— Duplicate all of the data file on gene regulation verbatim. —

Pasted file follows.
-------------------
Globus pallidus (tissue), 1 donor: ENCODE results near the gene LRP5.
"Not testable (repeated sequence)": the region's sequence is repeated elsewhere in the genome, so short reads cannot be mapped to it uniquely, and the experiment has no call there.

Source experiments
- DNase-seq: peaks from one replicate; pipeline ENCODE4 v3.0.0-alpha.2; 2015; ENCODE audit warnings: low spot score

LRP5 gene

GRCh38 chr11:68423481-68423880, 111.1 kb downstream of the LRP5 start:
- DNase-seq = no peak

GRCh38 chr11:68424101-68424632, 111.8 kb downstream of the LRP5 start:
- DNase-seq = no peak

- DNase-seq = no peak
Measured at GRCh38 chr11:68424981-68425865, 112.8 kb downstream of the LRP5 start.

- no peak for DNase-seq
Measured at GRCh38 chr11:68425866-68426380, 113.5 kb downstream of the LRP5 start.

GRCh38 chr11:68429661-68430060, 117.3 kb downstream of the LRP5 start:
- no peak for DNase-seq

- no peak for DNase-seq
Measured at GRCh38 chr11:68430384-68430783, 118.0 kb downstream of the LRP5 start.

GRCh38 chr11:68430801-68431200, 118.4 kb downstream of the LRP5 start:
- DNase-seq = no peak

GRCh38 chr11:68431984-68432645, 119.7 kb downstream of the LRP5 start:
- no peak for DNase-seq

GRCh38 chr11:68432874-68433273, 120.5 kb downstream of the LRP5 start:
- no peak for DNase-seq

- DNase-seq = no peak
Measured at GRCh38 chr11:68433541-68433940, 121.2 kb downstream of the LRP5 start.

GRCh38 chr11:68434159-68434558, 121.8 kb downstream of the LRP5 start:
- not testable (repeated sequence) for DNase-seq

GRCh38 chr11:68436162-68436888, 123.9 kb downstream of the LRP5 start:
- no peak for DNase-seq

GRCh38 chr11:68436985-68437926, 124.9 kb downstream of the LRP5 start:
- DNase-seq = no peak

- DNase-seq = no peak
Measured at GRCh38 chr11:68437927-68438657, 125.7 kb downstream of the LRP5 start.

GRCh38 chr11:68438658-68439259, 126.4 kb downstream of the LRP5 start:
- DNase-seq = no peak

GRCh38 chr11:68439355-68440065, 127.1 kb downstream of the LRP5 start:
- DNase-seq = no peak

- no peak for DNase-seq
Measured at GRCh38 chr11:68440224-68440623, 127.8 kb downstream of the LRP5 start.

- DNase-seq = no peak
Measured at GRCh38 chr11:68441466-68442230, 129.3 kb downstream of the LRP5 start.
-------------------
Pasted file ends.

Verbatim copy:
Globus pallidus (tissue), 1 donor: ENCODE results near the gene LRP5.
"Not testable (repeated sequence)": the region's sequence is repeated elsewhere in the genome, so short reads cannot be mapped to it uniquely, and the experiment has no call there.

Source experiments
- DNase-seq: peaks from one replicate; pipeline ENCODE4 v3.0.0-alpha.2; 2015; ENCODE audit warnings: low spot score

LRP5 gene

GRCh38 chr11:68423481-68423880, 111.1 kb downstream of the LRP5 start:
- DNase-seq = no peak

GRCh38 chr11:68424101-68424632, 111.8 kb downstream of the LRP5 start:
- DNase-seq = no peak

- DNase-seq = no peak
Measured at GRCh38 chr11:68424981-68425865, 112.8 kb downstream of the LRP5 start.

- no peak for DNase-seq
Measured at GRCh38 chr11:68425866-68426380, 113.5 kb downstream of the LRP5 start.

GRCh38 chr11:68429661-68430060, 117.3 kb downstream of the LRP5 start:
- no peak for DNase-seq

- no peak for DNase-seq
Measured at GRCh38 chr11:68430384-68430783, 118.0 kb downstream of the LRP5 start.

GRCh38 chr11:68430801-68431200, 118.4 kb downstream of the LRP5 start:
- DNase-seq = no peak

GRCh38 chr11:68431984-68432645, 119.7 kb downstream of the LRP5 start:
- no peak for DNase-seq

GRCh38 chr11:68432874-68433273, 120.5 kb downstream of the LRP5 start:
- no peak for DNase-seq

- DNase-seq = no peak
Measured at GRCh38 chr11:68433541-68433940, 121.2 kb downstream of the LRP5 start.

GRCh38 chr11:68434159-68434558, 121.8 kb downstream of the LRP5 start:
- not testable (repeated sequence) for DNase-seq

GRCh38 chr11:68436162-68436888, 123.9 kb downstream of the LRP5 start:
- no peak for DNase-seq

GRCh38 chr11:68436985-68437926, 124.9 kb downstream of the LRP5 start:
- DNase-seq = no peak

- DNase-seq = no peak
Measured at GRCh38 chr11:68437927-68438657, 125.7 kb downstream of the LRP5 start.

GRCh38 chr11:68438658-68439259, 126.4 kb downstream of the LRP5 start:
- DNase-seq = no peak

GRCh38 chr11:68439355-68440065, 127.1 kb downstream of the LRP5 start:
- DNase-seq = no peak

- no peak for DNase-seq
Measured at GRCh38 chr11:68440224-68440623, 127.8 kb downstream of the LRP5 start.

- DNase-seq = no peak
Measured at GRCh38 chr11:68441466-68442230, 129.3 kb downstream of the LRP5 start.